by Wendy Strgar April 02, 2010
Many people have trouble talking about sexual topics, including me. Thinking about how to recognize and overcome some of the following obstacles might help you develop an ease and vocabulary for having meaningful sexual conversations in your relationship or with your kids.
“Love is the answer, but while you are waiting for the answer sex raises some pretty good questions” -Woody Allen
Many people have trouble talking about sexual topics, including me. I have never been successful using the pornographic language often associated with sex, but medical terms feel as odd rolling off the tongue in the midst of a pleasurable act. Generally, it is easier to not discuss the topic at all, but then I often wonder if I might get more of the experience I want if I could figure out how to ask for it. This tongue tied situation isn’t limited to just my partnership either; just this weekend, my sons were talking about how disgusting the idea of oral sex seemed to them and I found myself at a loss to respond. Even with all the work and writing about sex that I do, I still find myself in awkward and uncomfortable situations where I am unsure what words to use, how much to share or explain and even whether it is my place to be the one explaining.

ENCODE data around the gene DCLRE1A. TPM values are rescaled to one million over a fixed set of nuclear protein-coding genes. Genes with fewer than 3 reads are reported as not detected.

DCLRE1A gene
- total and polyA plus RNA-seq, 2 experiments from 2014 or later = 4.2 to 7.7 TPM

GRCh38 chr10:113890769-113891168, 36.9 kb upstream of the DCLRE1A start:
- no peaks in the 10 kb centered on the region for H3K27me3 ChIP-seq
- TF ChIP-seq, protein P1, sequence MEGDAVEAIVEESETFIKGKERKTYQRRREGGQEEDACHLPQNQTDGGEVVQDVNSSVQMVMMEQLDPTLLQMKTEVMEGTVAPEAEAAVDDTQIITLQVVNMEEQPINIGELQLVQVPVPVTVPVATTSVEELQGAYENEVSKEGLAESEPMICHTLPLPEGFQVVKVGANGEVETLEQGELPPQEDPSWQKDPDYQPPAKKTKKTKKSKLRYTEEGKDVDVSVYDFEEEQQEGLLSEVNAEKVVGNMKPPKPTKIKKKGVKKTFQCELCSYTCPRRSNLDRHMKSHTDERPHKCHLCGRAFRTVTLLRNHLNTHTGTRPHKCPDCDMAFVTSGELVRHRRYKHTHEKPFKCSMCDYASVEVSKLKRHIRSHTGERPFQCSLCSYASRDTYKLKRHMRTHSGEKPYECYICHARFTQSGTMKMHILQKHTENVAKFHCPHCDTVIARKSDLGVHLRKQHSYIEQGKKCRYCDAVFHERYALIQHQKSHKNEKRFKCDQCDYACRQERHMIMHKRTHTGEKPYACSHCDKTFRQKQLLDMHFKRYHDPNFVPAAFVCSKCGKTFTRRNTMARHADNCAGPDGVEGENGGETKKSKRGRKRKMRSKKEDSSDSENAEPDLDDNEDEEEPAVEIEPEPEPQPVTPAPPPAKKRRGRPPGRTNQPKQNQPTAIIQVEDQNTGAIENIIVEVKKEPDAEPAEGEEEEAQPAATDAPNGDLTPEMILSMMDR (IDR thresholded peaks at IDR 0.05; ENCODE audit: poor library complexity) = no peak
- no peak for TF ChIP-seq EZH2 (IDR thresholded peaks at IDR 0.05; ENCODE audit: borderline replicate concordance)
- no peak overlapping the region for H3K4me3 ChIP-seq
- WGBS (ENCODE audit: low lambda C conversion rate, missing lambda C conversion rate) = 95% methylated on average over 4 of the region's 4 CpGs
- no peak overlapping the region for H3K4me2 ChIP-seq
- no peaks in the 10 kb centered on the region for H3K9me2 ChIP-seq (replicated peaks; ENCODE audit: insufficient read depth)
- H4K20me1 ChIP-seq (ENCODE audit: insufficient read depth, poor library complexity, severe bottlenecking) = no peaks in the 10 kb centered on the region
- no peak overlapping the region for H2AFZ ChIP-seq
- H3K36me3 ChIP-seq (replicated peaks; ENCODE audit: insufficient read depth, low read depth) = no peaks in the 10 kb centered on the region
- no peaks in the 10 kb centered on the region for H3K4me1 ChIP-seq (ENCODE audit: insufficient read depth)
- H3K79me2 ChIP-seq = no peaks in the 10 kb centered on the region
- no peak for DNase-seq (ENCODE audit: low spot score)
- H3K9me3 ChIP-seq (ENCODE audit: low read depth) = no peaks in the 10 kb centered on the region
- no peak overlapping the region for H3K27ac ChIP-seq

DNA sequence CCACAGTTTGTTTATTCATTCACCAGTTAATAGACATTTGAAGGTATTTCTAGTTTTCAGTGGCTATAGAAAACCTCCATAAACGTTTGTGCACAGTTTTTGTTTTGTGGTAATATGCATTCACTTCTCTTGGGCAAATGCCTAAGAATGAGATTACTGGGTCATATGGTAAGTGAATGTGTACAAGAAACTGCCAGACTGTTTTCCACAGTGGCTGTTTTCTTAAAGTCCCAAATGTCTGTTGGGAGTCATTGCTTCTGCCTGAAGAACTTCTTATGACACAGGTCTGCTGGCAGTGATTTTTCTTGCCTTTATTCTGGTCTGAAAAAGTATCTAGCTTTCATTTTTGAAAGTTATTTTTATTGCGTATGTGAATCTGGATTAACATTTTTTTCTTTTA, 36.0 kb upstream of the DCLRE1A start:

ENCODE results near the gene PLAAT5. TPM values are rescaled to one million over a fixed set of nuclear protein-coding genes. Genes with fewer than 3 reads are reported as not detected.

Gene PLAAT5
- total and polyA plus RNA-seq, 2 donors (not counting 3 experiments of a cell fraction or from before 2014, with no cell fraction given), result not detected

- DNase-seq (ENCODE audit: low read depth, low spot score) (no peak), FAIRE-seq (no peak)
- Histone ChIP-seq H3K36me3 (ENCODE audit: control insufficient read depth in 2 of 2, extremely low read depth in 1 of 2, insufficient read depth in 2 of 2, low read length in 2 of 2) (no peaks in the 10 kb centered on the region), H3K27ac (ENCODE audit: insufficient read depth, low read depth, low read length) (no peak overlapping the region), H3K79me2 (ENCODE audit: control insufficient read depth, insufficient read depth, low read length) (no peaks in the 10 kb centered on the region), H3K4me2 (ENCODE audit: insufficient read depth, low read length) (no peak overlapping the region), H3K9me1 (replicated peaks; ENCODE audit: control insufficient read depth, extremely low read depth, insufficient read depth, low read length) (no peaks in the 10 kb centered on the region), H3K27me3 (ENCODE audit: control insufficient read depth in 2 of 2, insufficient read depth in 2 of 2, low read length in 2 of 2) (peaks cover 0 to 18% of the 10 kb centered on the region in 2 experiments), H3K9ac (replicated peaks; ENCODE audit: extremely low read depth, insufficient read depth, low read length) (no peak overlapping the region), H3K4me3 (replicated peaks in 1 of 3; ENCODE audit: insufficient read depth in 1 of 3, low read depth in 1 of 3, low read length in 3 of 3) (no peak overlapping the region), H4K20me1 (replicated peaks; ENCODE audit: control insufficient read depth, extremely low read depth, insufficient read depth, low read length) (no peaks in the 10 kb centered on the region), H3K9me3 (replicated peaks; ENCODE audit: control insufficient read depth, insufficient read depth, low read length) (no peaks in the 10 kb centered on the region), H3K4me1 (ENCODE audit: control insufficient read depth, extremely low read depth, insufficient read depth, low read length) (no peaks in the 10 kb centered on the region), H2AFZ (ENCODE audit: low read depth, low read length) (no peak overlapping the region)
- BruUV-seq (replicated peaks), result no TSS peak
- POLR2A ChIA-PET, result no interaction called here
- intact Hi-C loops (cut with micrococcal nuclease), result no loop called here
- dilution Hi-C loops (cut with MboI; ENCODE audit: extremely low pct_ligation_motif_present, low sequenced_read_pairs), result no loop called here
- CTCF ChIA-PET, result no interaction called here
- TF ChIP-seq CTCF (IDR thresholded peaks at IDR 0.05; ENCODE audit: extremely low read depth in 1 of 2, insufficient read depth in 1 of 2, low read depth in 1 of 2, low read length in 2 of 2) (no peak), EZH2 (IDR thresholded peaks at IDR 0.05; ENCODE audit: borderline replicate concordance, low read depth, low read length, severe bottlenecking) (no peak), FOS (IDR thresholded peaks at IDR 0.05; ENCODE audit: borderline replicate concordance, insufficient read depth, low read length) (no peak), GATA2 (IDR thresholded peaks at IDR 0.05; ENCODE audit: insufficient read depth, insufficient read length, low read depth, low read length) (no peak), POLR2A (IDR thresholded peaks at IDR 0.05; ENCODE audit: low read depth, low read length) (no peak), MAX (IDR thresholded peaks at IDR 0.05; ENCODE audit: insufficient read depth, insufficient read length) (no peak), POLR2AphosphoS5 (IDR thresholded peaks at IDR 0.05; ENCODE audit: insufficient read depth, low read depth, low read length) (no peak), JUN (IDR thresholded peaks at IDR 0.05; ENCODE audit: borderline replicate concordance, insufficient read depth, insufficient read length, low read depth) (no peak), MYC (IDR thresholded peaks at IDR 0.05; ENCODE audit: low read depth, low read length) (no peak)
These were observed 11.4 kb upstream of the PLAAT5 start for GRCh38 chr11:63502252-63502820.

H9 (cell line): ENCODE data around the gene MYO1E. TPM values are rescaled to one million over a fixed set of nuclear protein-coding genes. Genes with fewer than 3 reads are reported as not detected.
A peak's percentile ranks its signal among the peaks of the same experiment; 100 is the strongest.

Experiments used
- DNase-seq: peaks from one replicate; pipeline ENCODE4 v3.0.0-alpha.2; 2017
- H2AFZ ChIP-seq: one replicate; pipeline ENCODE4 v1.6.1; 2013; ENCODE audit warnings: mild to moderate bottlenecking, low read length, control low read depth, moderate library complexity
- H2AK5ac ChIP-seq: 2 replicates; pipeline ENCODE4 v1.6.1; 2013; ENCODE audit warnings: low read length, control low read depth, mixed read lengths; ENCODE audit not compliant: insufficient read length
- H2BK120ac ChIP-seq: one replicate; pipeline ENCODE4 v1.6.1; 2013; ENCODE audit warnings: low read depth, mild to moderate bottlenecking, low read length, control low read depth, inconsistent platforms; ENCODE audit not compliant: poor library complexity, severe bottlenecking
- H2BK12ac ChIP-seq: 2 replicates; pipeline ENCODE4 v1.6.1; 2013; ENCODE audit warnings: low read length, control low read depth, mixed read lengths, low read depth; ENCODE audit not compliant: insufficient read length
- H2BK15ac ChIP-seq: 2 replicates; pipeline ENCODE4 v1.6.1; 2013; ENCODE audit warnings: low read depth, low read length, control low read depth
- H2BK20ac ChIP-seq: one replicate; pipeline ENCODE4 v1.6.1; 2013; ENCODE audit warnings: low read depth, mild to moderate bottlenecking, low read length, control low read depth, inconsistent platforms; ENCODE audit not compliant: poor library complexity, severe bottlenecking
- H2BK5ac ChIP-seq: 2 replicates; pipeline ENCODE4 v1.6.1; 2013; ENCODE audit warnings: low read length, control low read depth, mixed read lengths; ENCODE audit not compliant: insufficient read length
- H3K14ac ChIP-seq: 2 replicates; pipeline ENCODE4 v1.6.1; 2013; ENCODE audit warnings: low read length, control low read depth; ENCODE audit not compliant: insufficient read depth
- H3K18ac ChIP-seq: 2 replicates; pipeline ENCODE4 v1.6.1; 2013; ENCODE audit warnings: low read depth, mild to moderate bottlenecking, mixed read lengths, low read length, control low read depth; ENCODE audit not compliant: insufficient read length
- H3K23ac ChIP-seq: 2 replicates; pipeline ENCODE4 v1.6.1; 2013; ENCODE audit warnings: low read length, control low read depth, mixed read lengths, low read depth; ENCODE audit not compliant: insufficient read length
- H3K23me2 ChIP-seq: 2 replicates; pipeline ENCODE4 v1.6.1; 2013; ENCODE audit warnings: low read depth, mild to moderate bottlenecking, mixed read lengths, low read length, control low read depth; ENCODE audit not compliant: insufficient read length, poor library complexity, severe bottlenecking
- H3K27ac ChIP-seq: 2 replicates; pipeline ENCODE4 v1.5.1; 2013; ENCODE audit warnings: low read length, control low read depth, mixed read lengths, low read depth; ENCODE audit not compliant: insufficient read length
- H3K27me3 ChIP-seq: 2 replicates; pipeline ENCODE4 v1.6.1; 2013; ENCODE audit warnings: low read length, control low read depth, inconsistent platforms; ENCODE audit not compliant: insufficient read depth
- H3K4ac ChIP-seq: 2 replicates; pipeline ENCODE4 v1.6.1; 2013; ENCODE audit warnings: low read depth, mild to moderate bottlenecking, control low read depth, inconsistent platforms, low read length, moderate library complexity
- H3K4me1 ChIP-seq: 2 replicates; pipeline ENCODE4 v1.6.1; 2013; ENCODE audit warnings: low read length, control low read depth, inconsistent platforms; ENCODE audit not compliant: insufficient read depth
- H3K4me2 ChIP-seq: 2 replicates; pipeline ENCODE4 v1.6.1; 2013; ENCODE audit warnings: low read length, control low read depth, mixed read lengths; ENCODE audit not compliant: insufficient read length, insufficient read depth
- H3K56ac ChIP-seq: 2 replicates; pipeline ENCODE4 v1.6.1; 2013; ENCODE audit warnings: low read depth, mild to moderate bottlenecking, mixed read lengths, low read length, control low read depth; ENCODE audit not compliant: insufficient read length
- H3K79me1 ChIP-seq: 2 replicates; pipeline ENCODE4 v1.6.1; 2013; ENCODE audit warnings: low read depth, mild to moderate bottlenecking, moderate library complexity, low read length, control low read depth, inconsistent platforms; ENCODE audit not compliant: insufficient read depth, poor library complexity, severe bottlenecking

Usually I break through my discomfort, sometimes placing my foot squarely in my mouth, because I believe that even more important than knowing the right words is the intention to break the silence that weighs so heavily over our sexuality. This is an ironic statement when you consider how much titillating, exhibitionist sexual talk fills the Internet and even mainstream media.Yet when it comes to garden variety discussions about improving intimate lives or even more, sharing sexual health information with the next generation, we are all silenced. Thinking about how to recognize and overcome some of the following obstacles might help you develop an ease and vocabulary for having meaningful sexual conversations in your relationship or with your kids.
Sex Myths: The biggest sex myth that is perpetrated, primarily because we don’t know how to talk about our sexual desires, is that we must all cultivate the skill of mind reading if we want to be great lovers. The idea that you should just know what will turn on your partner without communicating does a great disservice to many a relationship. Communication isn’t always about talking, but learning to feel comfortable with anatomically correct language is a good start because it is much easier than learning to read minds.
Sexual Fear: Many people walk around with a lot of fear associated with sexuality. High on the list is the fear of being normal, which makes many people hide their desires. A close second is the fear of sexual rejection, also known as making a fool of one self. Considering how naked, literally and figuratively, our sexual lives make us these fears are understandable, yet not helpful. Hiding our sexual selves or feeling ashamed cuts us off from ourselves and strongly hinders communication.